Monday, September 20, 2010

Topic: End of This Blog

I want to explain the purpose of this blog.

It is addressed to young people who are thinking about becoming English majors in college.

Make no mistake. Becoming an English major is a business. As much information as you can gather will put you ahead of the pack—of other English majors. You have no time to “sit down and read a good book.” Becoming an English teacher at the high school or college levels is a competitive business. The more you know about teaching reading, writing, grammar, vocabulary, spelling, speaking and literature will give you an advantage in your interview.

With regard to literature: I remember one of my English professors telling me and my fellow English majors that in the “old days,” people who majored in English had read all of the works that we were reading now for the first time—before they majored in English.

In a sense, this blog, “10-Second Lit,” is one step in preparing to achieve the same background as former, better-read English majors. In one place I have assembled brief reviews of major literary works in chronological order. I don’t know if such a compilation exists commercially, but it certainly didn’t when I started out as an English major. That is why I compiled it. Thus, you will have a capsule version of just about every major literary work from the Ancients to the late twentieth century. Sure, the snippets I give you don’t tell you very much, but they are intended to give you the essence of the works in a sentence or two.

Your next step would be to read the much lengthier summaries in Benet’s Reader’s Encyclopedia, the Oxford Companions, etc. and, finally, to read the works themselves as part of your English program. Your final step will be to read the literary critics.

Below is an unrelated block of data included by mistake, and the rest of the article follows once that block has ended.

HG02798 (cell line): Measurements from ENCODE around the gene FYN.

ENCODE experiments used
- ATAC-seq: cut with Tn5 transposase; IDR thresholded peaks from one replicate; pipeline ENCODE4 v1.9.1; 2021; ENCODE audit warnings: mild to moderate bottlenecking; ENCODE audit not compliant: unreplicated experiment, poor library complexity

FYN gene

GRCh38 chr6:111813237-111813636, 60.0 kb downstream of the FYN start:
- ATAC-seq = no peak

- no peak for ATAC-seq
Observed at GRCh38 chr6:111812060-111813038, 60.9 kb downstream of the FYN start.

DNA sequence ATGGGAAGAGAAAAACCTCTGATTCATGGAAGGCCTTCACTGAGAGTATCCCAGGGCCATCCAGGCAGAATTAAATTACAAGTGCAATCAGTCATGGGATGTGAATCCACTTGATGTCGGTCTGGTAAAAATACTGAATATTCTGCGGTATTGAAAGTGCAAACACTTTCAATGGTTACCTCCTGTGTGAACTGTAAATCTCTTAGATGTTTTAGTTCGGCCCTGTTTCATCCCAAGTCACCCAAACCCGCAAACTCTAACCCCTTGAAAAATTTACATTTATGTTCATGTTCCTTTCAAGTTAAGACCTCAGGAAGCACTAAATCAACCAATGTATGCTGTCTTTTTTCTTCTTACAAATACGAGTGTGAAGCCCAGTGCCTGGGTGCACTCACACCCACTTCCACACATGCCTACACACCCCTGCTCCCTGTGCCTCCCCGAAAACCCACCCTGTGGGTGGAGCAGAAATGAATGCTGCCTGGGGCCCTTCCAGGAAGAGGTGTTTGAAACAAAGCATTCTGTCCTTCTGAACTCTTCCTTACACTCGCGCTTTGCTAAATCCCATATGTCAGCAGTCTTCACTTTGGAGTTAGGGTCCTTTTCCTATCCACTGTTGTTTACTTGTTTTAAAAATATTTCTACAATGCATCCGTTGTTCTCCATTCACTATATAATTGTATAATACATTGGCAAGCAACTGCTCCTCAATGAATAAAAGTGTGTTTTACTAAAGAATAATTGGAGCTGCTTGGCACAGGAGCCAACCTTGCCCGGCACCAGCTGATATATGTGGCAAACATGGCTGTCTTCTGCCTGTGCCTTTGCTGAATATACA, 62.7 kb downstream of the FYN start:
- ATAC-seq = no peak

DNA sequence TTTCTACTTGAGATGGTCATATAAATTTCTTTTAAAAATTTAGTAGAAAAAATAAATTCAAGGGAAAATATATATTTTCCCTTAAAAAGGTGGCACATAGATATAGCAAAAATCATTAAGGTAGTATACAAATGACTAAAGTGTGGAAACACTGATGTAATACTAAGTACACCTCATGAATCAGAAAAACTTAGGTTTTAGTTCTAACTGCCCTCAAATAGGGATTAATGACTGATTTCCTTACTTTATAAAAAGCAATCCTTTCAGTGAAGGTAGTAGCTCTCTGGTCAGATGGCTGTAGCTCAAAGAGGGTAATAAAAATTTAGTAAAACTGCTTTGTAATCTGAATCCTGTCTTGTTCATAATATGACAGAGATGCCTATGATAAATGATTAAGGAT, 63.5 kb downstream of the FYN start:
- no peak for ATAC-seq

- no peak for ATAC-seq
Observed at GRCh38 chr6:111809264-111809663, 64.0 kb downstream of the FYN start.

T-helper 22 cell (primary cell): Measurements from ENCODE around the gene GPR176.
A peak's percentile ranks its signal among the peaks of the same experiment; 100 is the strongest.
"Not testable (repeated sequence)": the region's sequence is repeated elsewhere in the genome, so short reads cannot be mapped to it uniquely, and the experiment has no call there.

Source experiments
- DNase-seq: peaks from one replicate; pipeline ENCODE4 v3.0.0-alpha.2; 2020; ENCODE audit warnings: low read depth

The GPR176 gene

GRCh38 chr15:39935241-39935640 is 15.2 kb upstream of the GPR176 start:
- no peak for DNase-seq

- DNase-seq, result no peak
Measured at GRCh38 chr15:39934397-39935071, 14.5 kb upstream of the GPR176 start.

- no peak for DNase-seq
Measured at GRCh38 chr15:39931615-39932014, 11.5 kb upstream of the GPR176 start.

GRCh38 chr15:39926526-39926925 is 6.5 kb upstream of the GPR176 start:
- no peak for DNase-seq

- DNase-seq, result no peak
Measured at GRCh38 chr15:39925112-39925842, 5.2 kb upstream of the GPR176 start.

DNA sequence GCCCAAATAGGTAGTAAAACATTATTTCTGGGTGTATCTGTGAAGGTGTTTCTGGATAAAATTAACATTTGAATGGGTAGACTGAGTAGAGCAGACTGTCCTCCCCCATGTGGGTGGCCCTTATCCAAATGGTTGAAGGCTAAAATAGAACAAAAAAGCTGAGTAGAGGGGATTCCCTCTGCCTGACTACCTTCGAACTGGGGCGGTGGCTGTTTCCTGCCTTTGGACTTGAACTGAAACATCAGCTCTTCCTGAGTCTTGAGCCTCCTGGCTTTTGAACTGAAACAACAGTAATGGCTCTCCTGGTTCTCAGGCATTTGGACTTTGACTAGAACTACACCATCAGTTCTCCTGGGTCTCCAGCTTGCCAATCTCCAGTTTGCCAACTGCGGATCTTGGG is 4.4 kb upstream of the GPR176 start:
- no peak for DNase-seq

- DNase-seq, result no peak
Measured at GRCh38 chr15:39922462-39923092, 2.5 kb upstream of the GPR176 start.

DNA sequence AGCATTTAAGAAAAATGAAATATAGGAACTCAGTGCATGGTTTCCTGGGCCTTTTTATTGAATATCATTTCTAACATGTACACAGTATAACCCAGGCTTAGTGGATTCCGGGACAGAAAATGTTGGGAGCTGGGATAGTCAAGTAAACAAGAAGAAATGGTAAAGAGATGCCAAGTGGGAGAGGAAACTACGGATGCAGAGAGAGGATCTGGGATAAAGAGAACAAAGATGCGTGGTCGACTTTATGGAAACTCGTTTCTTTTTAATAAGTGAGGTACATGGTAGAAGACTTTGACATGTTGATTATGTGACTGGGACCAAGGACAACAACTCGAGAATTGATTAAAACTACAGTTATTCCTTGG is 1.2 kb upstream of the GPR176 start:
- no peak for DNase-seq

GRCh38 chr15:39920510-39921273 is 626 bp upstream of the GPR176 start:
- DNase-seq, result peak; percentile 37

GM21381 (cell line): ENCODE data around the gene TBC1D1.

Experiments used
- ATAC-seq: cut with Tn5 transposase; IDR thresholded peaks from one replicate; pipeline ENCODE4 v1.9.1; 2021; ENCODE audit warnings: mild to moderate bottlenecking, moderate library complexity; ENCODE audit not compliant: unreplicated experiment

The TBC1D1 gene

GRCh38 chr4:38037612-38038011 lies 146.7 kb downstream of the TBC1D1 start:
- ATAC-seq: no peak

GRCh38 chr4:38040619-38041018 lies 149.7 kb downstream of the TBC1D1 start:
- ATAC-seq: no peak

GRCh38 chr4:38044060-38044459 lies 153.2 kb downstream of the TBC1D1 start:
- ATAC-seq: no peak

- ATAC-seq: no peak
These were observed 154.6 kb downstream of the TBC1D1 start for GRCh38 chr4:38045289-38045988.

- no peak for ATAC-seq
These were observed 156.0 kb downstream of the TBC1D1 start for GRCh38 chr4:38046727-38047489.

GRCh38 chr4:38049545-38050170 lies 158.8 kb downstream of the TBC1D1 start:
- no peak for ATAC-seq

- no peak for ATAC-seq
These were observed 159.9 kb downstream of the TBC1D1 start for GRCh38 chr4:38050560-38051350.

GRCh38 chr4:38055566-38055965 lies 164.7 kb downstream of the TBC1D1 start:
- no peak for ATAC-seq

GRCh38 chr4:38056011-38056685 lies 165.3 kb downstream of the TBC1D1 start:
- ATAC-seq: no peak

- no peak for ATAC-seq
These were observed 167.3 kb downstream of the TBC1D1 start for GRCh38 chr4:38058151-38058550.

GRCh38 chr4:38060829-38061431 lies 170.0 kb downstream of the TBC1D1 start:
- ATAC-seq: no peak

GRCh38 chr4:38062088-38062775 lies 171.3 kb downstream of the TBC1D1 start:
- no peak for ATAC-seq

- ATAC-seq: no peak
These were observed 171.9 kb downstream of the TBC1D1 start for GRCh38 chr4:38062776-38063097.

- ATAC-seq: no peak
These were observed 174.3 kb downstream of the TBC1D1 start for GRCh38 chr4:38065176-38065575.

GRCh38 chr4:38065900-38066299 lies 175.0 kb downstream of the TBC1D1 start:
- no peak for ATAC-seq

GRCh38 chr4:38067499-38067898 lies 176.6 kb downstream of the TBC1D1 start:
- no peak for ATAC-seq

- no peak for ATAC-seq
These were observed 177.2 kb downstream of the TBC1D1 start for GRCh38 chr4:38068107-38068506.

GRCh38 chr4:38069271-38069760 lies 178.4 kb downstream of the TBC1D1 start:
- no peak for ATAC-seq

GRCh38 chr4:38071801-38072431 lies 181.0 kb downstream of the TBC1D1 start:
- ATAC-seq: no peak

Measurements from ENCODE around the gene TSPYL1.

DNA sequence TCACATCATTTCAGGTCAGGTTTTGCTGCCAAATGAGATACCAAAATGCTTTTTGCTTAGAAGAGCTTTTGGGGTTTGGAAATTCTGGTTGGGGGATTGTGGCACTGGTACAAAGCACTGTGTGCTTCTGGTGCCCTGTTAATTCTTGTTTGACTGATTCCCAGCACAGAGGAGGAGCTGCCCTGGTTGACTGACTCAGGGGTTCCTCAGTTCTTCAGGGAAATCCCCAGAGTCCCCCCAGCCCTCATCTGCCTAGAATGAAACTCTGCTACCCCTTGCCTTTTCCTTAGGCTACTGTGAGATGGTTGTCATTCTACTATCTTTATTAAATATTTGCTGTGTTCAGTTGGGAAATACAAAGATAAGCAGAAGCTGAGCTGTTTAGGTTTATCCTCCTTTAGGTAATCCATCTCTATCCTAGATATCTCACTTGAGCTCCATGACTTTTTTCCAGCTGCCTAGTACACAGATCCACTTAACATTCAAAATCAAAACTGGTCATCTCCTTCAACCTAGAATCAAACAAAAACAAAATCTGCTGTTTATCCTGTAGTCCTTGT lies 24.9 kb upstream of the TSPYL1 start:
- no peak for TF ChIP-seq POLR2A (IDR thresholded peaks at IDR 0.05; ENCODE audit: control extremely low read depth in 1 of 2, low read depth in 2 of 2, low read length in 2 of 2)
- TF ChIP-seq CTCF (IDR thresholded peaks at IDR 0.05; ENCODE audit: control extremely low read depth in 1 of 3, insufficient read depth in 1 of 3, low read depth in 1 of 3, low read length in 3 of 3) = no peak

An additional reference work essential for the English major is a dictionary of literary terms. The one I used was JA Cuddon, A Dictionary of Literary Terms, Penguin Books, Ltd. 1979. An updated version will be found on 

And then, there is teaching reading, writing, grammar, spelling, vocabulary and speaking. To gain some ideas on teaching these elements of English, try my book Teaching English, How To…., 2004, Xlibris. In it I write about what I have learned after 35 years as a high school and college teacher and K-12 English supervisor for 20 years. I offer plenty of techniques.

To keep abreast of ideas on these topics in the field of English education, read the journals of the National Council of Teachers of English (NCTE) and of the International Reading Association (IRA). Some of the more interesting journals include, from the NCTE, Language Arts (elementary school) Voices from the Middle (middle school), English Journal (high school and middle school), Research in the Teaching of English, College Composition and Communication, Teaching English in the Two-Year College, College English, and English Education (for pre-service English teacher trainees). From the IRA are The Reading Teacher, Journal of Adolescent and Adult Literacy and Reading Research Quarterly.

To read these journals profitably without wasting time, read the first and last paragraph of each article. If you know enough just from the first and last paragraph, briefly summarize the main idea and go on to the next article. If you have questions about details of the ideas in the article, read the first sentence of each intermediate paragraph and then summarize. Seldom will you need to read the entire article. It would be a good idea to keep a journal in which you reflect on the implications of the ideas in the article for you.

Want to be a successful English major? I’ve just told you how, beginning with this “overview” of literature in this blog that gives you the background of the development of literary works from the Ancients to the end of the 20th century. 

I’ve told you what no one ever told me about succeeding as an English major.
Becoming an English teacher is a business. And, if my experience is worth anything, it’s loads of fun. 

The blog begins with my introduction published on January 4, 2009.


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